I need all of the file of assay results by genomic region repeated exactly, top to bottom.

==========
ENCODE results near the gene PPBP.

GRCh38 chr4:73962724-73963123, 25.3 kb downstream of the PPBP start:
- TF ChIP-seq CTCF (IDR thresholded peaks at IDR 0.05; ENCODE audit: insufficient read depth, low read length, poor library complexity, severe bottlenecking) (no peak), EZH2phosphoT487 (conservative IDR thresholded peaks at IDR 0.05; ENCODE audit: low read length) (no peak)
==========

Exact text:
ENCODE results near the gene PPBP.

GRCh38 chr4:73962724-73963123, 25.3 kb downstream of the PPBP start:
- TF ChIP-seq CTCF (IDR thresholded peaks at IDR 0.05; ENCODE audit: insufficient read depth, low read length, poor library complexity, severe bottlenecking) (no peak), EZH2phosphoT487 (conservative IDR thresholded peaks at IDR 0.05; ENCODE audit: low read length) (no peak)